About

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Three 12″ x 12″ oil paintings I completed in college

 

The definition of stigma in the Merriam Webster Dictionary is “a mark of shame or discredit”.

The definition of stigma in the Cambridge Dictionary is “a strong lack of respect for a person or a group of people or a bad opinion of them because they have done something society does not approve of”.

The definition of stigma according to Dictionary.com is “a mark of disgrace or infamy, a stain or reproach”.

Pretty negative, right? Stigma comes from a lack of knowledge. It affects many people with disabilities and illnesses, both visible and invisible. Some people (not all people!) can be quick to stereotype and judge when they discover you have something they are not familiar with or something that they think they are familiar with. And it is very hard when they can’t see the disability (no wheelchair, cane, or oxygen tank). They may completely dismiss your condition or make inaccurate determinations about it and you:

“You’re just lazy.”

“That’s not even a real condition.”

“You’re too young to have all those problems!”

“You look fine, why can’t you work?”

“My friend had that and she cured it with turmeric.”

“If you just got more sunshine, you’d feel better.”

Statements like these make you feel like you are not believed, understood, or accepted. You can even have ‘self-stigma’ where you internalize the message from others and feel worthless and full of shame. You can suffer from low self-esteem. You can even sometimes believe the false message. This does so much harm!

I have several invisible disabilities. No one can see the fibromyalgia and chronic fatigue syndrome. I look fine on the outside, other than looking tired. No one can see the anxiety or depression that ebbs and flows. I can still smile. No one can see what’s going on with my brain and ears but I can assure you, it’s not pleasant. Sometimes I am left feeling judged and misunderstood by others, even though I know it’s because of their own lack of knowledge. I try to educate others, as best I can, when I can. Some people are very receptive to that and want to understand and others are dismissive and still choose to believe what they (falsely) think. I try to spend more time with those who understand and less time being with and worrying about those who don’t. It’s always a work in progress. And really, it is impossible to put everything I experience into words.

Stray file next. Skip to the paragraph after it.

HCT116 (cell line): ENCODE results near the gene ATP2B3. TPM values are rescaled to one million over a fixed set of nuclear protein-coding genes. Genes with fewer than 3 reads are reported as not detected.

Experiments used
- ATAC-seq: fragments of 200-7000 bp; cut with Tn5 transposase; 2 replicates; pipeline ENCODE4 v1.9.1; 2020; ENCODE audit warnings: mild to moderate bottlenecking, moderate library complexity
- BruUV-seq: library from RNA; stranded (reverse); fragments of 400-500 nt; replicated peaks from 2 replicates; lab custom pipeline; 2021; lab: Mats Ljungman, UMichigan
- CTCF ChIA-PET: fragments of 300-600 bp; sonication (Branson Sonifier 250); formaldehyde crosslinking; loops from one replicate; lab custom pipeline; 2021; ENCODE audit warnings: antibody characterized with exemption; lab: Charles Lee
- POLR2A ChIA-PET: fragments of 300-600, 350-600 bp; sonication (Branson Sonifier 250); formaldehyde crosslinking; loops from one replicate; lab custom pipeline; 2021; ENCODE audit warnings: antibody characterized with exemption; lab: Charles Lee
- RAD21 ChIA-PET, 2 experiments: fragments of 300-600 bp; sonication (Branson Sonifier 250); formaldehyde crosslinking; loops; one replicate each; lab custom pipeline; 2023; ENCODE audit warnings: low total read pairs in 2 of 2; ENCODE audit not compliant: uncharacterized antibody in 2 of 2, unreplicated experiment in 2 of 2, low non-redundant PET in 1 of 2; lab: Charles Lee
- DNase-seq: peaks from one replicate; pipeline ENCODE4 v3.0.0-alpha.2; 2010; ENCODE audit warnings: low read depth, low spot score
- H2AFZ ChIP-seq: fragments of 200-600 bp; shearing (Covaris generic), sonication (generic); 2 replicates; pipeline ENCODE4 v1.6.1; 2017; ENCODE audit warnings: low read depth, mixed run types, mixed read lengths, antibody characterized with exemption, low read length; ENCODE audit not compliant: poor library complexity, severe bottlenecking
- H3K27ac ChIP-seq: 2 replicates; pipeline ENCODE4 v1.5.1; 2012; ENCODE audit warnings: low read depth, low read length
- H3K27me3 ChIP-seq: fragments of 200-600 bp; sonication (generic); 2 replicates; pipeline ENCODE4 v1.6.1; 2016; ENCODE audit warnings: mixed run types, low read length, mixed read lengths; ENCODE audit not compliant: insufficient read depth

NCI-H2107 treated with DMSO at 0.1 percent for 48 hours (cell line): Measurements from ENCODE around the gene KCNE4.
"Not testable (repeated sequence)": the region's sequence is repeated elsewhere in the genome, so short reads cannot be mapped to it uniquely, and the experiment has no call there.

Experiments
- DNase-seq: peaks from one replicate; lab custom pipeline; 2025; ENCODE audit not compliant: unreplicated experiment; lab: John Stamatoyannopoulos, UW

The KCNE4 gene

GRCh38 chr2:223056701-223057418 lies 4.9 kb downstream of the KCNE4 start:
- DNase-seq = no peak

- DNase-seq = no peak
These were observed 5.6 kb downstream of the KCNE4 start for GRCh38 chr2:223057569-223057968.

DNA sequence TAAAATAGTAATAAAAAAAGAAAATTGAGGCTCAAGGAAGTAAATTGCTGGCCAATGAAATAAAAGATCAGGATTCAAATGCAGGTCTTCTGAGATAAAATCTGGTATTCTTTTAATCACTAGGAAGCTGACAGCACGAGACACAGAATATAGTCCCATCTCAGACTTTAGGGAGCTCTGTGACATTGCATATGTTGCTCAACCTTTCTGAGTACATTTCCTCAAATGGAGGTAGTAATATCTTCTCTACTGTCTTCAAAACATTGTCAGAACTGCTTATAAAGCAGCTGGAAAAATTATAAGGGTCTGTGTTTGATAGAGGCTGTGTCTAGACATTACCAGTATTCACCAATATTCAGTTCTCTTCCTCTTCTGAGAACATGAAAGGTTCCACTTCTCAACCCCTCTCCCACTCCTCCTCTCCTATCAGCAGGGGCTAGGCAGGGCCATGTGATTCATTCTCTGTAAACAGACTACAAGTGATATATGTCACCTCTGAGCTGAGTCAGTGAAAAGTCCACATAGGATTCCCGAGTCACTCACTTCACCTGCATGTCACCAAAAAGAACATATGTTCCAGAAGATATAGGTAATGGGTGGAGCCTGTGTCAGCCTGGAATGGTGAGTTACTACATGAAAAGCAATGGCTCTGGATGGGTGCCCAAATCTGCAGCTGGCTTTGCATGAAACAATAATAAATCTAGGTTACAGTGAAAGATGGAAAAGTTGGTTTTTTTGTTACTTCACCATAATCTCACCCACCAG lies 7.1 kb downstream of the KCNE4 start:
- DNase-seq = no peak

I am trying to live a stigma free life and reject those false assumptions about me and not internalize them. I refuse to believe what I know is not true. I should not have to feel “less than”.  I have no reason to feel ashamed. And I have no reason to be blamed. In addition to this, I also work to educate myself about others and continue to learn about other social stigmas such as age, race, developmental disabilities, gender identity, religious identity, etc. I have learned a lot these last few years about not judging others, no matter what their situation. I have become much more aware and understanding and encourage others to do the same.

I know my disabilities do not define me. They are a part of me now. But they are not the only thing about me. I have a growing list of coping mechanisms and wellness tools. I like any kind of writing and journaling. I like to focus on creating art (and collecting supplies!) when I’m able to. I like to be out in nature when I can. And I am dedicated to my prayer life and growing my relationship with God.

I’d like this to be a place where I can write about my experiences, share the up’s and down’s of life, share my art and faith, and raise awareness for invisible disabilities. I have good days and bad days, but I want to let others know they are not alone in their struggles and that there is hope. It is possible to reject that false message others are projecting onto you and strive to live stigma free.

Progress, not perfection.

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